According to UNCTAD, claimants have challenged a broad range of government measures, including those related to revocations of licences, breaches of investment contracts, irregularities in public tenders, changes to domestic regulatory frameworks, withdrawal of previously granted subsidies, direct expropriations of investments, tax measures and others.
In 70% of the public decisions addressing the merits of the dispute, investors' claims were accepted, at least in part. Nine public decisions rendered in 2012 awarded damages to the claimant, including the highest award in the history of ISDS (US$1.77 billion) in Occidental v. Ecuador, a case arising out of a unilateral termination by the State of an oil contract.
"Recent developments have amplified a number of cross-cutting challenges that are facing the ISDS mechanism, which gives credence to calls for reform of the investment arbitration system," James Zhan, Director of UNCTAD's Division on Investment and Enterprise, said in a press release.
"The ISDS mechanism is already a source of considered reflection in numerous bilateral and regional IIA negotiations. However, a multilateral dialogue on ISDS could prove more effective in bringing about a harmonised approach to reform," he added.
According to the press release, ISDS proceedings are provided for by a majority of the 3,200 international investment agreements in existence today.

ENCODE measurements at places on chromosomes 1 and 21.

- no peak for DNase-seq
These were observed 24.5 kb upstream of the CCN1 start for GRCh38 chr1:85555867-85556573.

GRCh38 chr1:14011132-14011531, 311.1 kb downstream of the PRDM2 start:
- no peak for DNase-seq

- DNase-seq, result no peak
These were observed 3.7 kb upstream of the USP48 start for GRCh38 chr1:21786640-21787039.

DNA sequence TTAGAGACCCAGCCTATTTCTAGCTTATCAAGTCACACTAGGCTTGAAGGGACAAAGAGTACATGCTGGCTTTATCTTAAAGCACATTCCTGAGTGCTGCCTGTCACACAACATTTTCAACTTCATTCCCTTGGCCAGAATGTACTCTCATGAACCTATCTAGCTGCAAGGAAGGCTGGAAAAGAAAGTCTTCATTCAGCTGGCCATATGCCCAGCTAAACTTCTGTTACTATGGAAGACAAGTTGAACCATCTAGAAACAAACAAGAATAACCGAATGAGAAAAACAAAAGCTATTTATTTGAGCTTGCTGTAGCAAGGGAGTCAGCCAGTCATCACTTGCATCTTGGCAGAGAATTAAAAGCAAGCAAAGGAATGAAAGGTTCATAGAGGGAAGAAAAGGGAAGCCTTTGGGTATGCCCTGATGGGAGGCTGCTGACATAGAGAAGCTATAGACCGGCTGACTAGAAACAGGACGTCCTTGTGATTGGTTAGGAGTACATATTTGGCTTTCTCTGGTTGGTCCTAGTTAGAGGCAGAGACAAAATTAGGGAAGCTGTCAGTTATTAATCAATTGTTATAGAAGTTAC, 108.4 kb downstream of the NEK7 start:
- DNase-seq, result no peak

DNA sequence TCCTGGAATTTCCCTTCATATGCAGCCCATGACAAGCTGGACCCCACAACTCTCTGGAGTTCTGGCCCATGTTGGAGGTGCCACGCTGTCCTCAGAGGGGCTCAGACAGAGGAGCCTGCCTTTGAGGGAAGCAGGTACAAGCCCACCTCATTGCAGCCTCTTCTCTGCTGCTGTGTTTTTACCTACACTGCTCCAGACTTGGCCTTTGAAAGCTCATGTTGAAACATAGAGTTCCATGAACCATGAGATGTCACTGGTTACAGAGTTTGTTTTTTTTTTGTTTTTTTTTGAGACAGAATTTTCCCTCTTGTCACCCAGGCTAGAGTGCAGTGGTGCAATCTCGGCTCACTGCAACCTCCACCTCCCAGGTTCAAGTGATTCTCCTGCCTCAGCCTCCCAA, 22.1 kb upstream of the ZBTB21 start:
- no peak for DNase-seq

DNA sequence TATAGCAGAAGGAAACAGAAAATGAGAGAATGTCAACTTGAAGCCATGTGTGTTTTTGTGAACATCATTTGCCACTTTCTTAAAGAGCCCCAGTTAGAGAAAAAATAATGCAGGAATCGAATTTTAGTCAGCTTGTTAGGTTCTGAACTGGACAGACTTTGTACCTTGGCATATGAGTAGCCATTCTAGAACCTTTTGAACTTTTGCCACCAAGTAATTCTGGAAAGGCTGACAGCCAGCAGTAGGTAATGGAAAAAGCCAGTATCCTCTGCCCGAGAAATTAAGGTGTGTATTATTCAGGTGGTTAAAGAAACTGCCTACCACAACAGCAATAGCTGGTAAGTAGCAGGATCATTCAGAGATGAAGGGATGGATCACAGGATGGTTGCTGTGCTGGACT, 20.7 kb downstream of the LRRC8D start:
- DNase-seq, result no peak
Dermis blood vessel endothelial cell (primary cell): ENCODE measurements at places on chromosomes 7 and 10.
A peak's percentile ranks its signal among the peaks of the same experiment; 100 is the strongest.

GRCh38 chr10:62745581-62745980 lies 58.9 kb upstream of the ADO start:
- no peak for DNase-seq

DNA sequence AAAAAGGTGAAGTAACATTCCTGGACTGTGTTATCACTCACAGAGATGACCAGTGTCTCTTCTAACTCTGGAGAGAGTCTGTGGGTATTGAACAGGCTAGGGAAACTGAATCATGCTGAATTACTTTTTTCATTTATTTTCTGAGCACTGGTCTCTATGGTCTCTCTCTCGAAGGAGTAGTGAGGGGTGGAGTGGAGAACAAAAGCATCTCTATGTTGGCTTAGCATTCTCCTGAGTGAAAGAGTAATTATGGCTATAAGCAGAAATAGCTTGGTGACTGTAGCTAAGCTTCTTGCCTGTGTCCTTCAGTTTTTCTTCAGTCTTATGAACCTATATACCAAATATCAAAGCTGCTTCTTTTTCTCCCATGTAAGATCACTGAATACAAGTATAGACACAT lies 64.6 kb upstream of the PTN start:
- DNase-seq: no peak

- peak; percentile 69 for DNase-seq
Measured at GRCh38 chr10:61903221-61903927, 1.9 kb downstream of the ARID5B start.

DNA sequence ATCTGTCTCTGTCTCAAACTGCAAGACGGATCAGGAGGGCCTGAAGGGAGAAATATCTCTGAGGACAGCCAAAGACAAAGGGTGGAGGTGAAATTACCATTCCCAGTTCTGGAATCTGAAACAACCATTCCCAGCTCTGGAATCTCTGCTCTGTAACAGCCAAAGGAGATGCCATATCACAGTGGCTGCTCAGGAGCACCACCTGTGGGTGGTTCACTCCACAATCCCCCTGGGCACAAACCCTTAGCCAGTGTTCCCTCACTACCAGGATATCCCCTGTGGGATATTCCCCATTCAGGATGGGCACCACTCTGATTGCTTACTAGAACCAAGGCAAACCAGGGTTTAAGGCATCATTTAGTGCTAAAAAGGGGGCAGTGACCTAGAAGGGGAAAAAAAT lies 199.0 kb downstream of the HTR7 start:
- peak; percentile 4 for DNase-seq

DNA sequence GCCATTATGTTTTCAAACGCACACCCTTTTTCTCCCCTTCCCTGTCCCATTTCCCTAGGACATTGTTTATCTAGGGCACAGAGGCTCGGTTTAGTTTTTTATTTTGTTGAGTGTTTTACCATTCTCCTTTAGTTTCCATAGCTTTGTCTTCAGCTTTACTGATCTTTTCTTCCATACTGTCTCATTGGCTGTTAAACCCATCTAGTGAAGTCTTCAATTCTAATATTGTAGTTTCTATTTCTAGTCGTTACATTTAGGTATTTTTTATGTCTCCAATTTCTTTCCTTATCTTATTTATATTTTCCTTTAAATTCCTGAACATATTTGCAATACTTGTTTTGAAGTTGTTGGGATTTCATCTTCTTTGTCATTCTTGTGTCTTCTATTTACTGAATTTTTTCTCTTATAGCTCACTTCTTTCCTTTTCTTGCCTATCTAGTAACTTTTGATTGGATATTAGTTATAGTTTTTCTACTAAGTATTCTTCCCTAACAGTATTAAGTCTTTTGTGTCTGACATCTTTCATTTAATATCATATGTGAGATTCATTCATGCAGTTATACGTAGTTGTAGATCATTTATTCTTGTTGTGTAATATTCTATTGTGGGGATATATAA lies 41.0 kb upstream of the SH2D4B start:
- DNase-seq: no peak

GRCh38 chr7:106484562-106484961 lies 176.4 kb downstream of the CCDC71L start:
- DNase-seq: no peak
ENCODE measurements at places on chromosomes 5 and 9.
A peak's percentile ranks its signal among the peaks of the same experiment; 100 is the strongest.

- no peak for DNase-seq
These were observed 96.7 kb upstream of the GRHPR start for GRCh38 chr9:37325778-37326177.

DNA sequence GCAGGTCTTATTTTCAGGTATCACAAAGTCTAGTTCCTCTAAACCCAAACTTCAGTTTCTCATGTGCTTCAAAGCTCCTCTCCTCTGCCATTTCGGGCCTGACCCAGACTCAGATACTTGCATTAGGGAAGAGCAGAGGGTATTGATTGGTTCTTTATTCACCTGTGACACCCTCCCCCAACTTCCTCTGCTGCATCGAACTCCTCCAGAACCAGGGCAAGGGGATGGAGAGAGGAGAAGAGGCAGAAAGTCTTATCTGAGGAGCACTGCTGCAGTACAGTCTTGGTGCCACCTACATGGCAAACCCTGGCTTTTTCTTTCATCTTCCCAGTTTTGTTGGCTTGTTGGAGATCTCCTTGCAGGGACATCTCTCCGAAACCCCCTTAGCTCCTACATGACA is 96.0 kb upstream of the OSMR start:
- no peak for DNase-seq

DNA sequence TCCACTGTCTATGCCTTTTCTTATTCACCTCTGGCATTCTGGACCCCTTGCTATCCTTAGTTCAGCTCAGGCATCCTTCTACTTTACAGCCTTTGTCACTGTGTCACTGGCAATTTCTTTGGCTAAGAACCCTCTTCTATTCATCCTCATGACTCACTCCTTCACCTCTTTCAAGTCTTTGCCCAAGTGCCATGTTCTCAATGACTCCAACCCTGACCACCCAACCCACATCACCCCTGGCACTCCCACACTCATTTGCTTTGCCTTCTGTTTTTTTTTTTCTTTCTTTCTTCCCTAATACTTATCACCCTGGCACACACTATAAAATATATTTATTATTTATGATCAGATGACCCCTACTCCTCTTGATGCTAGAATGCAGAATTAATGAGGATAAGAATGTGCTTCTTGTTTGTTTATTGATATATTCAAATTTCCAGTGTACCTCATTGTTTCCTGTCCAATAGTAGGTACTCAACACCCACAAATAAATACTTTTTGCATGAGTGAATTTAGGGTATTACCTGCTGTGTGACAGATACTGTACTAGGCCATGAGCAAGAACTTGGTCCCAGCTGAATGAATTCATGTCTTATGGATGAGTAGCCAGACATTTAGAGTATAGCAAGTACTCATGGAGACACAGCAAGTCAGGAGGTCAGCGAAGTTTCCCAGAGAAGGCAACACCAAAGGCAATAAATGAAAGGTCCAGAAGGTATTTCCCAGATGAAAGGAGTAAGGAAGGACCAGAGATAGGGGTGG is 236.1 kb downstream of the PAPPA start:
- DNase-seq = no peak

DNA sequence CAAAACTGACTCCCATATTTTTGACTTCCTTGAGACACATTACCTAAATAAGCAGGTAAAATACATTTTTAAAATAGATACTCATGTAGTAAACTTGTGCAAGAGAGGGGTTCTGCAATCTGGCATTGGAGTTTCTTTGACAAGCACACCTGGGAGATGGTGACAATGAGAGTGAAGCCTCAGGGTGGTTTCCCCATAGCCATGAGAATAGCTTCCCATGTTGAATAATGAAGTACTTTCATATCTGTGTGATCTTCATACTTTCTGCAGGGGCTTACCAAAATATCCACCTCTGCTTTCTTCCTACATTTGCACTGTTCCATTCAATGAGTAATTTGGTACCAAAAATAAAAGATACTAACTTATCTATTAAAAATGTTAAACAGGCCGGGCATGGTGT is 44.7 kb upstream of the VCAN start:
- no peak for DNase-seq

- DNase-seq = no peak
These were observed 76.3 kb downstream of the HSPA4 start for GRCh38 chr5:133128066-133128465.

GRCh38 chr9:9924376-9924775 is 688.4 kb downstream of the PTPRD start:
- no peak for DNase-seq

According to UNCTAD, in 42 of the 62 new cases initiated in 2012, respondents are developing or transition economies and in 15 cases they are developed countries. For five cases, the respondent country is unknown.
In 2012, Venezuela, for the second consecutive year, responded to the largest number of cases (9); followed by India (7); Pakistan (4); Algeria, Egypt and Hungary (3 each). In 2012, Belgium, Equatorial Guinea, Republic of Korea and Laos faced their first ISDS claims.
Of the 62 new cases, 39 were filed by investors from developed countries. Of these 39 cases, 29 were against developing countries or economies in transition; the remaining ten cases were by investors from developed countries against host developed countries.
UNCTAD said that 2012 also witnessed a surge in the number of cases filed by investors from developing countries (17, compared to nine in 2011). For six cases, the investor's home country remains unknown.
The year 2012 further saw at least eight new intra-EU investment disputes, i.e. claims by EU investors against EU Member States, which brought the overall number of such claims to 59.